OpenMusic DocumentationOM 6.6 User Manual > Visual Programming II > Control Structures > Predicates > Comparison Predicates
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# Comparison Predicates

There are many comparison predicates. These can apply to numbers, but also to symbols, characters, words, and so on.

## Comparing Numbers

Common Algebraic Predicates
 Comparing numbers is a widespread use of predicates in OM. Some algebraic predicates can be accessed via the `Functions / Kernel / Control` menu. Like other functions, they can also be added in a patch editor by typing their name.

Here is a non exhaustive presentation of OM algebraic predicates:

Predicate

Write

Test

OM=

A equal to B ?

OM/=

A different from B ?

OM<=

A inferior or equal to B ?

OM>=

A superior or equal to B ?

OM<

A inferior to B ?

OM>

A superior to B ?

Equivalent Lisp predicates

There are equivalent Lisp predicates to OM predicates. They can be used directly in OM type the predicate name without "OM", for instance "=", ">=", etc.

They can sometimes offer ineteresting possibilities, as they accept more than two arguments.

## Comparison Predicates and Non Algebraic Objects

Lisp provides other predicates specifically dedicated to the comparison of other type of objects.

 Some useful comparison predicates concern strings – or "words"–. They allow to test if two strings are equal, considering the characters case or not, precedence in alphabetical order, etc.Here are examples of avalable string-predicates : string-equal , string= string< , string>= ...
String Predicates in Lisp

## Equality Predicates

Application

Equality predicates test if two items are equal or not. They apply to a broader range of data than the algebraic predicates.

There are a number of equality predicates. Indeed, equality can encompass different concepts, depending on the type of object it is applied to.

For instance, the character "a" is a concept that can be represented by several different glyphs – A, a, a – which can be considered identical or not, depending on the predicate.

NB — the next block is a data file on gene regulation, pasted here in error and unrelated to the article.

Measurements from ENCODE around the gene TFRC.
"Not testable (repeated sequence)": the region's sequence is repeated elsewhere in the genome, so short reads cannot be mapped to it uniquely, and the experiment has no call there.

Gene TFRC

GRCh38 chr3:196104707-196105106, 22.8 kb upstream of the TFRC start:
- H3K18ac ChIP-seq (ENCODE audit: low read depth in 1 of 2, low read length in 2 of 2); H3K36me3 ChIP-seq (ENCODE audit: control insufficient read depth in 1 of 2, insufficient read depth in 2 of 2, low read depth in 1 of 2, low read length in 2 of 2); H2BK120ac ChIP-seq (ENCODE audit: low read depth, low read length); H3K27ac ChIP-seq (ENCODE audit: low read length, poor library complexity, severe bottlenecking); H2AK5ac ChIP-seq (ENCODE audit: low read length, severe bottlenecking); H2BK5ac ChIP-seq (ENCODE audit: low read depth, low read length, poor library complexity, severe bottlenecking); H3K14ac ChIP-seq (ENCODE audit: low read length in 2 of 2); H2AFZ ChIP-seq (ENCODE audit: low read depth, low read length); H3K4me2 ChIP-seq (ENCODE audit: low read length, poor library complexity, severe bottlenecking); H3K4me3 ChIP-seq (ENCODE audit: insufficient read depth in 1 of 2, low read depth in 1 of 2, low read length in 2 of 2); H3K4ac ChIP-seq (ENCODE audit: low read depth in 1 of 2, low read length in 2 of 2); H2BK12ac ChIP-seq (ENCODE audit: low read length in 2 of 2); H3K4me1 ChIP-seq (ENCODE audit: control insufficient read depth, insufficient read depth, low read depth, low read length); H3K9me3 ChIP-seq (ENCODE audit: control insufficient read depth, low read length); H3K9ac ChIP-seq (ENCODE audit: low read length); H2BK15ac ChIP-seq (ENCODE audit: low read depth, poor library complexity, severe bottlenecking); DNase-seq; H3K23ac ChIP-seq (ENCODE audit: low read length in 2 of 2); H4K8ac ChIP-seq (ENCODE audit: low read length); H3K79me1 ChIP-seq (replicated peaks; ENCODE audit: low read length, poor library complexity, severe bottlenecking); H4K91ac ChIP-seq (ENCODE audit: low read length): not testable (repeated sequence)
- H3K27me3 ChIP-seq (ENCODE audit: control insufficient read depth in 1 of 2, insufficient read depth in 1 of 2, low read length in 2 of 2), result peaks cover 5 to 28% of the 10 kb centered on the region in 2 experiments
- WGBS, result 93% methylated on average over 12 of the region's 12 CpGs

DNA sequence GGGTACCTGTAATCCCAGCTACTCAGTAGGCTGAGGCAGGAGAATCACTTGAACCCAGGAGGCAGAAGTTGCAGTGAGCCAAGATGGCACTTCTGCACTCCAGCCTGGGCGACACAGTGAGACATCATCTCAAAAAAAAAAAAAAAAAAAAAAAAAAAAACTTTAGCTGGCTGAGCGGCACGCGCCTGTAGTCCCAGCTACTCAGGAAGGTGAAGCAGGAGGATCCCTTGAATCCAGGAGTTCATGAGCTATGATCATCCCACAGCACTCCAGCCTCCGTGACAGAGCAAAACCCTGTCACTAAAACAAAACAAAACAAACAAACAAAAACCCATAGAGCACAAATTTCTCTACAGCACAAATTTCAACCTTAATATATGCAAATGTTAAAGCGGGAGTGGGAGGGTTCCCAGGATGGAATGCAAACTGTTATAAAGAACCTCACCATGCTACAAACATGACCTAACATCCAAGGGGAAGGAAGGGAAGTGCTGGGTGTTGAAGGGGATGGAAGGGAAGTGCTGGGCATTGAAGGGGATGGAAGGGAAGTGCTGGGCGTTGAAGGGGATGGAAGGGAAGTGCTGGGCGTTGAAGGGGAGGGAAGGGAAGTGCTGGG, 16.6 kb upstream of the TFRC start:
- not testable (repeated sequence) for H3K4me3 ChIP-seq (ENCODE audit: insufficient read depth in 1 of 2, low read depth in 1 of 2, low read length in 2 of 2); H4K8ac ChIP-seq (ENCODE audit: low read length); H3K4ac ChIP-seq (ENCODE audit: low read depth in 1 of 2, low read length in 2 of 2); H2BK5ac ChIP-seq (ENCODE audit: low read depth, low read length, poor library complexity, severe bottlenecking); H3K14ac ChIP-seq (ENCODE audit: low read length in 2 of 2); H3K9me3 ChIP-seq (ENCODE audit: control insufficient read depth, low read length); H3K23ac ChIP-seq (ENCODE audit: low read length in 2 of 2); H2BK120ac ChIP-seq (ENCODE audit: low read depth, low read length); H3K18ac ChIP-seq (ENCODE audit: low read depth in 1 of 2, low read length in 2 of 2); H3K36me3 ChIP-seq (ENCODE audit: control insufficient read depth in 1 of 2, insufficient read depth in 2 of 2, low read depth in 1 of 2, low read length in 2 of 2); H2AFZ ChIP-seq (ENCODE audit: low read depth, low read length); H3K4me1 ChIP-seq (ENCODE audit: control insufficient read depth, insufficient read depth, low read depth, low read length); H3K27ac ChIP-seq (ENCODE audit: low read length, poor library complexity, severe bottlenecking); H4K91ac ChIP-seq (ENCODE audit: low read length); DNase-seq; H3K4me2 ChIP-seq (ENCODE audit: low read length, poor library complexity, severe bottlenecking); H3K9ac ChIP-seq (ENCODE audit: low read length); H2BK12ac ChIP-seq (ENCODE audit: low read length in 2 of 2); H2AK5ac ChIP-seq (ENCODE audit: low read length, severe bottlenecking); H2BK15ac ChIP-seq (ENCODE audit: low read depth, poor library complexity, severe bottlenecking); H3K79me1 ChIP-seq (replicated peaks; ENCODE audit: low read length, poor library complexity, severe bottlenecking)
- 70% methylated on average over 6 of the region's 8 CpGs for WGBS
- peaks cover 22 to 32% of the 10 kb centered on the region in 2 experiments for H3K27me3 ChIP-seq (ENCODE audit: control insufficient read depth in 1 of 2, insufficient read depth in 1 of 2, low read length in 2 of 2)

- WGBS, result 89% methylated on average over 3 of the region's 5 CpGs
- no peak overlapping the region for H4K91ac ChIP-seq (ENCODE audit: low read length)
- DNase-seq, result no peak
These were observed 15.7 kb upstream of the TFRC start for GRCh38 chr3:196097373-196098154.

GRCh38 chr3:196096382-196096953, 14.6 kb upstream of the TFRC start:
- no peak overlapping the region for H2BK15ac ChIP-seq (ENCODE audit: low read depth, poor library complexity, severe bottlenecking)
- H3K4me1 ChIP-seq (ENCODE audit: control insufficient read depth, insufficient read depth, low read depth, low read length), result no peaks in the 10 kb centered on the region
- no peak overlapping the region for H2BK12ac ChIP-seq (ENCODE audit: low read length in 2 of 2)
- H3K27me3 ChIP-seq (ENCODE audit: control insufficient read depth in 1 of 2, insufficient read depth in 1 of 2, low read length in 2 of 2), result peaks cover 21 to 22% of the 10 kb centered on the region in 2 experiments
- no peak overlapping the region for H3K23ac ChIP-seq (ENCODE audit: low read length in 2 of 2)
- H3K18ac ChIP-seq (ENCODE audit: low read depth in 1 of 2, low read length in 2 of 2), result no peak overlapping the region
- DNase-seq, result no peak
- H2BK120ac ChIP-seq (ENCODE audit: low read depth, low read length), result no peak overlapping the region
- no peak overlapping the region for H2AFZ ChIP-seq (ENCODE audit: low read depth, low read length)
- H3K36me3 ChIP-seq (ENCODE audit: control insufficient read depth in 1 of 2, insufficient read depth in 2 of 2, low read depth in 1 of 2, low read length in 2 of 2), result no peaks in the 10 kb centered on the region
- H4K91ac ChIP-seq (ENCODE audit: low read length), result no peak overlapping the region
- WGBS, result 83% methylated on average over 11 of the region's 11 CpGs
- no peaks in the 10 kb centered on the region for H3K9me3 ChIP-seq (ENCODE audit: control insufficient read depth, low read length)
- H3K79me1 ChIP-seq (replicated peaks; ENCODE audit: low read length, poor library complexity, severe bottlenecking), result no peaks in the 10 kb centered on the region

EQ is the the most specific predicate, and EQUALP the most general :

Returns "t" if

Examples

• Object are the same identical object , and not only have the same value.

This can have unpredictible results when testing numbers, for instance, since the underlying language may make internal copies of the numbers with same values.

Two objects with the same reference are eq.

eq 'A 'A -> t

eq 'A 'a -> t

eq "A" "A" -> nil

eq '(A B C) '(A B C) -> nil

eq 2 2/1 -> t

eq 2 2 -> t

eq 2.5 2.5 -> nil

Returns "t" if

Examples

• Objects are eq
• Objects are numbers or characters with the same type and the same value .

eql 2.0 2.0 -> t

eql 2.0 2 -> nil

Returns "t" if

Examples

• Objects are structurally similar
• Strings have identical glyphs

equal (A (b) C) (a (B) c) -> t

equal "A" "A" -> t

equal "A" "a" ->nil

equal 2.5 2.5 ->t

Returns "t" if

Examples

• Objects are eq, eql or equal
• Objects have the same value
• Strings have similar glyphs

equalp 2 2/1 -> t

equalp 2.5 2.5 -> t

equalp 2 2.0 -> t

equalp "A" "a" -> t

Equality Predicates in Lisp

Equality predicates are Lisp functions. They may not be in the OM menus but can be added by typing their name directly in a patch editor.

Numbers Equality

As shown above, general equality predicates offer more specific options in the evaluation of equality between numbers. They consider the value of numbers, but also their type (integer, float, ratio, etc.) and the internal Lisp object they refer to.

Lisp Predicates and OM Functions

Many Lisp and OM functions need a predicate to operate. Some functions that perform operations upon lists, for instance, have a default equality predicate used for identifying similar items.

This predicate can be redefined to modify the behaviour of the function : a comparison predicate or a lambda function can be used for rejecting a given type of numbers, an so on.

Using Lambda Functions as Predicates :
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